If a book sold for $25, and the digital edition sold for $19, that would be a good price. It would leave everything in place except print production and distribution. But books are sold much closer to the line. Publishing is not a high profit industry because most of the product loses money.
post #98 of 157
Quote:
Originally Posted by ivan.rnn01 View Post

Aiming for the moon doesn't actually allow for hitting a star.

Kindle is a book reader appliance. It is supposed to be neither game console nor full functional computer.
e-Ink is healthier choice for a book reader in the long run. LED/backlit LCDs will ruin our eyes in the final end.
Make it colorful. Add dynamic content; it may not be sufficiently motion-capable to display video, but a slideshow looks splendidly on the device. Remove stupid buttons and add multitouch screen. Make it look like perfected page of a book. Offer premium content adapted to device capabilities.
Price it as a book reader and not as multi-purpose mobile computer with productivity capabilities.

All of that raises the price.

Remember that the DX, which does none of what you suggest, already costs $489. That's the price of the iPad, which is vastly more. The only reason why the DX does cost that much is the larger e-ink screen which is the size of the iPad screen, but which costs much more.

Unless Amazon is pricing the device well over its cost, which is unlikely, how much more would it cost to do what you suggest?

An e-ink screen is just not suitable for much other than what it does now. Color versions, which have been seen in experimental versions look, quite frankly, lousy. It's not enough having color if it looks faded and inaccurate.

There's also no evidence that LCD's are any worse, if they're properly adjusted.
post #99 of 157
Quote:
Originally Posted by melgross View Post

It does not. You are locked into their own format. No computer. In fact, if you lose your Kindle, you lose your books. At least, that's the way it is now. There have been complaints about that. And, unlike Apple's method so far, you cant back up anything on a computer, so no hard backup on a DVD is possible.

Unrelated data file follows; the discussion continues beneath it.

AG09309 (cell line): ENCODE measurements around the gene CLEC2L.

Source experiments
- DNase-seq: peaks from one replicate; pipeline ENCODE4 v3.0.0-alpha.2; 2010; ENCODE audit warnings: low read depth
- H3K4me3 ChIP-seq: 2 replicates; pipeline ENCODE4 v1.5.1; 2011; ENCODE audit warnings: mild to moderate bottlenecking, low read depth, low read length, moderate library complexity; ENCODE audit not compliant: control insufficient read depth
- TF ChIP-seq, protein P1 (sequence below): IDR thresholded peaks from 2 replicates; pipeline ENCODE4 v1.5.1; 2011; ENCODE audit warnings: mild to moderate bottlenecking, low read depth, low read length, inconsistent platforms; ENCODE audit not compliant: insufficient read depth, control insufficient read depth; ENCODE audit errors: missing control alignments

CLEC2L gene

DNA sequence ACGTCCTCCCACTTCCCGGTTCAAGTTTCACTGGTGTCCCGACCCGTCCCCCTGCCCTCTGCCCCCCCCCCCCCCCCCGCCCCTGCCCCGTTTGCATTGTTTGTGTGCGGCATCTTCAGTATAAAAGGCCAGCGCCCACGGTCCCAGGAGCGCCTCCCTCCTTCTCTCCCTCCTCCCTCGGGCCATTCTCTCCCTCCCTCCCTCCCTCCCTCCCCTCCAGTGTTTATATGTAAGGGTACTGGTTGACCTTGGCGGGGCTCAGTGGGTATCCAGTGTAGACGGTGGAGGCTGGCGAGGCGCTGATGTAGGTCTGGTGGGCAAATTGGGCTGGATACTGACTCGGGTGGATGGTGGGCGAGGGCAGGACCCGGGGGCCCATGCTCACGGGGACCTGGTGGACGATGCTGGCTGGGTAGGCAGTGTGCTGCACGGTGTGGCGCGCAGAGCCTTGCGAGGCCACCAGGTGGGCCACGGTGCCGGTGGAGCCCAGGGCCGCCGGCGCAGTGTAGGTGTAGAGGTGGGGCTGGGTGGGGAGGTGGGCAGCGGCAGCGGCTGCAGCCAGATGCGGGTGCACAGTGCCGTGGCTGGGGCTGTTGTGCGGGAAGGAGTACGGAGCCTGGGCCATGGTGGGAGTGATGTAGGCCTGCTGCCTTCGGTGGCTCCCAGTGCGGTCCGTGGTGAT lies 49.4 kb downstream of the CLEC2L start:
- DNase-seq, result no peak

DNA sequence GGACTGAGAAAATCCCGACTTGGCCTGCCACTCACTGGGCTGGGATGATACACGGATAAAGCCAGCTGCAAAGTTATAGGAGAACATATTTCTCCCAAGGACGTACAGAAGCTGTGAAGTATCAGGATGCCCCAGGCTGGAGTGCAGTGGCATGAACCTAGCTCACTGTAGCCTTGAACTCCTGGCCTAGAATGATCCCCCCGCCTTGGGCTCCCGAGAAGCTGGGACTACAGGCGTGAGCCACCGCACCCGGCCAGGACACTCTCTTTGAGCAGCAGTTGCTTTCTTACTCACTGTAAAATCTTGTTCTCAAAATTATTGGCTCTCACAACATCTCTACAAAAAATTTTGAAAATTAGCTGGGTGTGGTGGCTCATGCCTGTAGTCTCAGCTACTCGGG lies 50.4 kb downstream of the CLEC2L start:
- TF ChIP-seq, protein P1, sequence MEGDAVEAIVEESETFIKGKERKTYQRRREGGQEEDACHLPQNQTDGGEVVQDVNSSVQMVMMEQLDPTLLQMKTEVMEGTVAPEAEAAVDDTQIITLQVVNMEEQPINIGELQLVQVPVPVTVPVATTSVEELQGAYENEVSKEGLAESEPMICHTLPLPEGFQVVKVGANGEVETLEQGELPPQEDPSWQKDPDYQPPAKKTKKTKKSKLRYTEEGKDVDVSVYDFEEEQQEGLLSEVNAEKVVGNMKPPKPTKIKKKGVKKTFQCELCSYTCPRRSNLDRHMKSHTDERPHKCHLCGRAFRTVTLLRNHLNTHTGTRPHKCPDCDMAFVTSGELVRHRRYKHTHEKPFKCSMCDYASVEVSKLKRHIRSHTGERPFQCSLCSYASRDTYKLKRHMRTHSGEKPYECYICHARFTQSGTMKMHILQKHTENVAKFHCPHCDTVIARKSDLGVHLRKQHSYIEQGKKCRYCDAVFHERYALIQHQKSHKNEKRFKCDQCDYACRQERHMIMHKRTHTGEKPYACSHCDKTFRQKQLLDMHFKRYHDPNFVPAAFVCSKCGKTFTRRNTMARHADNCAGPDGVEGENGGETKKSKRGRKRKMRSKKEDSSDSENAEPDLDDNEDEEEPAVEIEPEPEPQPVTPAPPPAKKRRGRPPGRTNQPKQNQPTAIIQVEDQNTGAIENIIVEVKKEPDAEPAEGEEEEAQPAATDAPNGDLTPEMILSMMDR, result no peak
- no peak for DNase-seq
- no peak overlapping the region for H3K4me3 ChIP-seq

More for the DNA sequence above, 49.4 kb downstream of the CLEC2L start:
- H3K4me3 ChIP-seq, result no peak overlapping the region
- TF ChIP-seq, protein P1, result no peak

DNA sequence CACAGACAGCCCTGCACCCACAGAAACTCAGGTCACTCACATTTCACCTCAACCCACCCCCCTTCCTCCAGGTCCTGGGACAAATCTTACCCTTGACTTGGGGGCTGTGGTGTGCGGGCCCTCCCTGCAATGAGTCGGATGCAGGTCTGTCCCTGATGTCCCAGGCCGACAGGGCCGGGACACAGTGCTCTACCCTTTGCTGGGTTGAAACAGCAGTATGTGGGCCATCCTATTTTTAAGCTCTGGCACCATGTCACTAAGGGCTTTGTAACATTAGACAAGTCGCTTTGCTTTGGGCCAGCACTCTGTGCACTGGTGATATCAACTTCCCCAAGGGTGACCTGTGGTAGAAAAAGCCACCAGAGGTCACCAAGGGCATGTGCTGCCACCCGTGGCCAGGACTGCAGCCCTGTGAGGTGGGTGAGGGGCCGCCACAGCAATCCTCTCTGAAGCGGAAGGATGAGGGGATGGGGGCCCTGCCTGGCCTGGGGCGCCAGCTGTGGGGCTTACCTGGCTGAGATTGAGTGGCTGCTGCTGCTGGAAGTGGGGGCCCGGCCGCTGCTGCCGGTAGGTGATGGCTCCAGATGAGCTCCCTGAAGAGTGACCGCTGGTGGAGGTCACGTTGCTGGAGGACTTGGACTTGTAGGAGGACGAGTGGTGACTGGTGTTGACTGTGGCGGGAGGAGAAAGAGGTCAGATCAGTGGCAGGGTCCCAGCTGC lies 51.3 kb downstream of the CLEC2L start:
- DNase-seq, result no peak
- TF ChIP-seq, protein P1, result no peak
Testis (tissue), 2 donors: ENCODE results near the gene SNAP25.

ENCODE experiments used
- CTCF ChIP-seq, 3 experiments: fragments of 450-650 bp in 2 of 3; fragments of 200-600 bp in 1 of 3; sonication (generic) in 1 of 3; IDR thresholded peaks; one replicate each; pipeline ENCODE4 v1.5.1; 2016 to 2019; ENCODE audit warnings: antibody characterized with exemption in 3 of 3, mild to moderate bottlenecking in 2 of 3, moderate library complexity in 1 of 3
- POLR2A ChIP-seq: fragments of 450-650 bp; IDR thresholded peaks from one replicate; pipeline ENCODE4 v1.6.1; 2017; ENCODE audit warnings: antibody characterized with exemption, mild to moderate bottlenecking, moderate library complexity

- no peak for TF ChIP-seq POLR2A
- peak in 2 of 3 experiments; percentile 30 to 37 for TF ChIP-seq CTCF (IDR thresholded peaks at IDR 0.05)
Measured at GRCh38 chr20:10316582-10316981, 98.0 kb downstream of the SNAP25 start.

Kindle for Windows:
http://www.amazon.com/gp/feature.htm...cId=1000426311

Kindle for Mac in the works:
http://www.fastcompany.com/blog/chri...le-become-open

Every account I've seen so far about lost kindle is that they won't remotely brick it or try to triangulate it, but you can de-register it and authorize a new kindle for your account. Just register your account on a new kindle, and you can re-download your purchases. It seems people that say otherwise might be misunderstanding it.
post #100 of 157
Quote:
Originally Posted by iGenius View Post

Every time I pay several bucks extra for an eBook, I will fall to my knees and thank iSteve.

I SEE THE LIGHT!

You don't get it, do you? Amazon is trying to fix the price at $9.99 for all books, all the time. That's been their stated goal. Apple and publishers want to have new books at $12.99 to $14.99, but then keep dropping the price as paperbacks come out to $4.99. most of a books life is in paperback. Would you rather alway have to pay $9.99 for a book, or would you rather wait until the paperback came out, and pay much less?

Do you always, assuming that you buy books, get a book as soon as it comes out at the high hardcover price, or do you often wait until it's in paperback, like many, or even most people do, and pay the 40% of the hardcover price?

Would you rather that all paper books cost $12.50 all the time, or would you rather that they were $18 when they first came out, and then dropped to $7.50?

That;s the difference between the two models.
post #101 of 157
Quote:
Originally Posted by JeffDM View Post

Authors do get a percentage, but I've not seen 25% except maybe for a few big name authors, most figures I've seen are 10% to 15%.

I've never seen 10%. I've seen 15% occasionally. Some of the biggest authors get as much as 30%.

I'm using an average.

Quote:
People do seem to crank their screen brightness pretty high. I usually set my screens to the bottom quarter of the scale.

Most people leave their screen the way it comes from the factory, which is to say, way too bright, too much contrast, and much too blue. All of which can contribute to eye strain.

I'll never say that you can't get eyestrain from a monitor, but it's not the fault of the technology. It's the fault of the people using them who fail to set them properly, and the manufacturers, who know that the brighter, more contrasty, and bluer settings sell more monitors to people who don't know any better, and who then fail to tell their customers the proper way to adjust them.

E-ink seems better to some, because it can't be set too bright, because it has no emitted light. That's the ONLY reason why it MAY seem better. But then, you can get eyestrain from e-ink in dim light where it's not very good. I can barely read my friends Kindle in many settings, and he can't either. When on his couch, he's got to sidle up to the lamp, or he can't see the type. I tried reading it in my bed with my end table lamp, but the reflection (yes, from the matt screen!) and the oblique light placement made it difficult. Outdoors, it's great.
post #102 of 157
Quote:
Originally Posted by JeffDM View Post

Kindle for Windows:
http://www.amazon.com/gp/feature.htm...cId=1000426311

Kindle for Mac in the works:
http://www.fastcompany.com/blog/chri...le-become-open